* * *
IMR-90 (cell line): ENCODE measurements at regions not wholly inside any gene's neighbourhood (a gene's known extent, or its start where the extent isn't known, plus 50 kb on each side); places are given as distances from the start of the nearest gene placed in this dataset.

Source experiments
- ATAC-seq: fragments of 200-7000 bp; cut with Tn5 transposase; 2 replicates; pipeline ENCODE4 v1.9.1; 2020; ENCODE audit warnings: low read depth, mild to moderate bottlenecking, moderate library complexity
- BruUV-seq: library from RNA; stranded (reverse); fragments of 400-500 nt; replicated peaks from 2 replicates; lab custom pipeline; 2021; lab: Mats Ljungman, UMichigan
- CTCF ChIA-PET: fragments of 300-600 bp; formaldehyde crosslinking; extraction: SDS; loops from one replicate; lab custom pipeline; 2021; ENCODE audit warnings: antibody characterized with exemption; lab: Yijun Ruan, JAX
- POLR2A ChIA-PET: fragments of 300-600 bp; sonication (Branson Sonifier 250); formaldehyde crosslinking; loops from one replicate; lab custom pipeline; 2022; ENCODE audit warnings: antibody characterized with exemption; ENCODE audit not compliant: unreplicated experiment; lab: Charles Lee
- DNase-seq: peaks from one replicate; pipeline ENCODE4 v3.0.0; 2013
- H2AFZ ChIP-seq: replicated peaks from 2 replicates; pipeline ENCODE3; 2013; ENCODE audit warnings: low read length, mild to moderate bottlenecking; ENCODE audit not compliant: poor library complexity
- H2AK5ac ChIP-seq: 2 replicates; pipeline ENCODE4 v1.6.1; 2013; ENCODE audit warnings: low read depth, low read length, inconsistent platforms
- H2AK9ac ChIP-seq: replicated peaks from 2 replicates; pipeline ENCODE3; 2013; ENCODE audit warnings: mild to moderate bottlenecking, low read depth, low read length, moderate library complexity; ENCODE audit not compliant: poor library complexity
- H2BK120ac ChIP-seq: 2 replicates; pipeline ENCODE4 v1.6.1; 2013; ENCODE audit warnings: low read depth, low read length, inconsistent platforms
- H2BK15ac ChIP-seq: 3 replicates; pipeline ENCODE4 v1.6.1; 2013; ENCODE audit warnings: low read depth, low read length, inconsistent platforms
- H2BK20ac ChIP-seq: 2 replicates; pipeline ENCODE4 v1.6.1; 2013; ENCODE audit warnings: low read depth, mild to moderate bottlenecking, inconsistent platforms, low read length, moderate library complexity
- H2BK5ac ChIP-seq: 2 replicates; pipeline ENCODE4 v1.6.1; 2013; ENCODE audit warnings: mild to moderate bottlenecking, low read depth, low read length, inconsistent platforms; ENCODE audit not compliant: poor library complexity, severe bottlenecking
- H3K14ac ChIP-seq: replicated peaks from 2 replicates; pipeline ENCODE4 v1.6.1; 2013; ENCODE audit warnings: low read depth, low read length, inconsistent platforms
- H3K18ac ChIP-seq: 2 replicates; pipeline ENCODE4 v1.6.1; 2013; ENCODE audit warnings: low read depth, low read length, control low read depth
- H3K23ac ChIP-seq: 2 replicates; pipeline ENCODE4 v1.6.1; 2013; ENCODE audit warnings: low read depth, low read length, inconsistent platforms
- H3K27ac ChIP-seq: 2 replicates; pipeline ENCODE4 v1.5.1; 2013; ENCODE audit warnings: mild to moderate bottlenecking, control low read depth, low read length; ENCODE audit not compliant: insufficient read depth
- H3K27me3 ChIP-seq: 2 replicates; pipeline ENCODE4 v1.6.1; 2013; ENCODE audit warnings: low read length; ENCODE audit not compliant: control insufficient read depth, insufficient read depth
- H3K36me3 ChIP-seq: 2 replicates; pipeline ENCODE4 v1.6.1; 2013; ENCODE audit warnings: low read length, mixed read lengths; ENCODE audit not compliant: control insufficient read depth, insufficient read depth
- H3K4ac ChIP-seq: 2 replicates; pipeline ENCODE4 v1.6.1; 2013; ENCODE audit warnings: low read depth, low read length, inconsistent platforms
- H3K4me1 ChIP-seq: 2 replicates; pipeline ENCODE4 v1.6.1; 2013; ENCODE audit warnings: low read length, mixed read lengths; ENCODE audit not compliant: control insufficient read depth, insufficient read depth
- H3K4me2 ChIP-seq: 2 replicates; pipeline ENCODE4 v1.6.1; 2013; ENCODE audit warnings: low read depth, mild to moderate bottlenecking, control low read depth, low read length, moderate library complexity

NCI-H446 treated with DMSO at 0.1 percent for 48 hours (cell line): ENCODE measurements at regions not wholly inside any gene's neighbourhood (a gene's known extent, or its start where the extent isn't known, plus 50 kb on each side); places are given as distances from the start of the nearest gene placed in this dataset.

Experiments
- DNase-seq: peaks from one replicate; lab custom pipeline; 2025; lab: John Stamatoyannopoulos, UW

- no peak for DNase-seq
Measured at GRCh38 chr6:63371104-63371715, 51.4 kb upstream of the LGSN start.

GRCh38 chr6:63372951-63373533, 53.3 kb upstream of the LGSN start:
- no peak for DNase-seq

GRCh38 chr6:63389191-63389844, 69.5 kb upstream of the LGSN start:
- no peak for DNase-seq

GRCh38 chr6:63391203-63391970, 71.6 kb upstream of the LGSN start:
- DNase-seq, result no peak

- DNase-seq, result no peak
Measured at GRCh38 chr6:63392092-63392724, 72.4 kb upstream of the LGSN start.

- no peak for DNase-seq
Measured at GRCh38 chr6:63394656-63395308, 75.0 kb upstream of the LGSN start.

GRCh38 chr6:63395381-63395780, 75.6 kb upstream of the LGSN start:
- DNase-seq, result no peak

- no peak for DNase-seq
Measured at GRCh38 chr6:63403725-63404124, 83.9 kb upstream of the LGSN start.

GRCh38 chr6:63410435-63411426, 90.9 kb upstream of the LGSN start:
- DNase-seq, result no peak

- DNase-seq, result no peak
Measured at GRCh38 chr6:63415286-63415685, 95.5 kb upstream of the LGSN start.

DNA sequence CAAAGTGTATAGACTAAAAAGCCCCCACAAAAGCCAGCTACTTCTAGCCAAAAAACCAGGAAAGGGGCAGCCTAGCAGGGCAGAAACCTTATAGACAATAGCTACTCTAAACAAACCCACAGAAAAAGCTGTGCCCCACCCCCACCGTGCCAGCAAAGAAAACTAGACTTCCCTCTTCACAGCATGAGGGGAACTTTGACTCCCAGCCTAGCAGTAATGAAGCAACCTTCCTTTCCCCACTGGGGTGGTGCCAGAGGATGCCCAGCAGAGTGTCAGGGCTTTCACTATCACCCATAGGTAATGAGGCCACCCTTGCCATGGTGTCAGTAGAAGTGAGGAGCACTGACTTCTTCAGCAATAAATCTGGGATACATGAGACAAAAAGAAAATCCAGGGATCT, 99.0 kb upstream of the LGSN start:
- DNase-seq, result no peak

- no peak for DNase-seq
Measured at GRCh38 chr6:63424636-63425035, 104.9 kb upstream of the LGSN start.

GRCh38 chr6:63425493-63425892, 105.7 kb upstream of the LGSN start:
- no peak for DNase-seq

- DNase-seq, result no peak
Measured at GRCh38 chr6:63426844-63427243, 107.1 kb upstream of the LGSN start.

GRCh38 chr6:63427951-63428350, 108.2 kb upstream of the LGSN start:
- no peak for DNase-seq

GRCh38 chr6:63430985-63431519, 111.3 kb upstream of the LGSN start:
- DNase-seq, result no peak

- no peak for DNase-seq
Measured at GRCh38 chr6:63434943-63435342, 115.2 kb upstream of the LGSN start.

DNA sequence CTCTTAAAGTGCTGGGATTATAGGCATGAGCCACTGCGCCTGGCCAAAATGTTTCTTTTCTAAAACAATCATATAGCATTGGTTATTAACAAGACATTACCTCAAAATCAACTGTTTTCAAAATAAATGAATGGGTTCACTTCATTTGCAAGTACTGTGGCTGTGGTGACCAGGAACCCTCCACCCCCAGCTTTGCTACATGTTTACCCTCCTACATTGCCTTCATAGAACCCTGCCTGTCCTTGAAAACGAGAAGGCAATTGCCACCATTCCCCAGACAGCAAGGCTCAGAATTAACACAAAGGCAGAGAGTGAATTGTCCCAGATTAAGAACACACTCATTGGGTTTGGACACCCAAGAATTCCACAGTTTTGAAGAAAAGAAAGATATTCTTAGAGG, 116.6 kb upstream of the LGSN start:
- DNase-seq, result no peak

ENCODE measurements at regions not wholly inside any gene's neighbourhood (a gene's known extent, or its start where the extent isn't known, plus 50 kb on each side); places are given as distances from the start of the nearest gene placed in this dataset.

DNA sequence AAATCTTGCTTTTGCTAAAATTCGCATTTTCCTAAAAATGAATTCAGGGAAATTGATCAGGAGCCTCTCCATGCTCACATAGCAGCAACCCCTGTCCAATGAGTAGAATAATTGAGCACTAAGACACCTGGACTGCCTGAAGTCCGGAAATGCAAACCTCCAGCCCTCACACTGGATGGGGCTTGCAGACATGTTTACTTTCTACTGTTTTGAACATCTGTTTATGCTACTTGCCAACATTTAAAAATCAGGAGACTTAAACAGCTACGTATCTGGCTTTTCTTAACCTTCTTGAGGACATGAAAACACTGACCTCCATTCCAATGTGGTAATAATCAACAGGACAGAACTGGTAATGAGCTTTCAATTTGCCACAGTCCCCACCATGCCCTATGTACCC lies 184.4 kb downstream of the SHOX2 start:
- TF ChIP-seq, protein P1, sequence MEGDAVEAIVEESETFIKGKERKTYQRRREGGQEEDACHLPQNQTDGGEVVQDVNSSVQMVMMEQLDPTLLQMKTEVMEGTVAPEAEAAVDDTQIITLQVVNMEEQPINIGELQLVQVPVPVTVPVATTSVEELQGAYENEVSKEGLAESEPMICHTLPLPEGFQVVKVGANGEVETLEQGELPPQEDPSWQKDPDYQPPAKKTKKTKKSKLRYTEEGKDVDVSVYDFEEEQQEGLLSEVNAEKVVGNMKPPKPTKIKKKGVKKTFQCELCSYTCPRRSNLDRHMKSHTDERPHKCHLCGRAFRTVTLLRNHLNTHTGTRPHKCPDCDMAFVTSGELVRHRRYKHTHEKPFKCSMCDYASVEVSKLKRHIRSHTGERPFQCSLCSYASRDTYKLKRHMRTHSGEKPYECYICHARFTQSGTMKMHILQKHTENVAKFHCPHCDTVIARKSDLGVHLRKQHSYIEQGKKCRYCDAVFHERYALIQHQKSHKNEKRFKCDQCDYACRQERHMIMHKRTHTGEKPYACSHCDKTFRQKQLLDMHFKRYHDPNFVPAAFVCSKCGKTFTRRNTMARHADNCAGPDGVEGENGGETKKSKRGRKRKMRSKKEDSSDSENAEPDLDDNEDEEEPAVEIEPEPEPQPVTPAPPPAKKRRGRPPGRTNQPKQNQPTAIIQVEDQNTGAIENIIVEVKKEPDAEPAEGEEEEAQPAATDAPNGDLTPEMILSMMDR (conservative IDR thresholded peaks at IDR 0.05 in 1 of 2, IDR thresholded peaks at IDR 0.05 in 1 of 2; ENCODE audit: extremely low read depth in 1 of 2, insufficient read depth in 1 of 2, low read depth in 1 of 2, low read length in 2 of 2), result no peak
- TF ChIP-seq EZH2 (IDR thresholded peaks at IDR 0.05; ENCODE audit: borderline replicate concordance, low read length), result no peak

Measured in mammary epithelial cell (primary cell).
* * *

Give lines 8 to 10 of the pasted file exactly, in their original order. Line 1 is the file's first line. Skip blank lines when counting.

- H2AFZ ChIP-seq: replicated peaks from 2 replicates; pipeline ENCODE3; 2013; ENCODE audit warnings: low read length, mild to moderate bottlenecking; ENCODE audit not compliant: poor library complexity
- H2AK5ac ChIP-seq: 2 replicates; pipeline ENCODE4 v1.6.1; 2013; ENCODE audit warnings: low read depth, low read length, inconsistent platforms
- H2AK9ac ChIP-seq: replicated peaks from 2 replicates; pipeline ENCODE3; 2013; ENCODE audit warnings: mild to moderate bottlenecking, low read depth, low read length, moderate library complexity; ENCODE audit not compliant: poor library complexity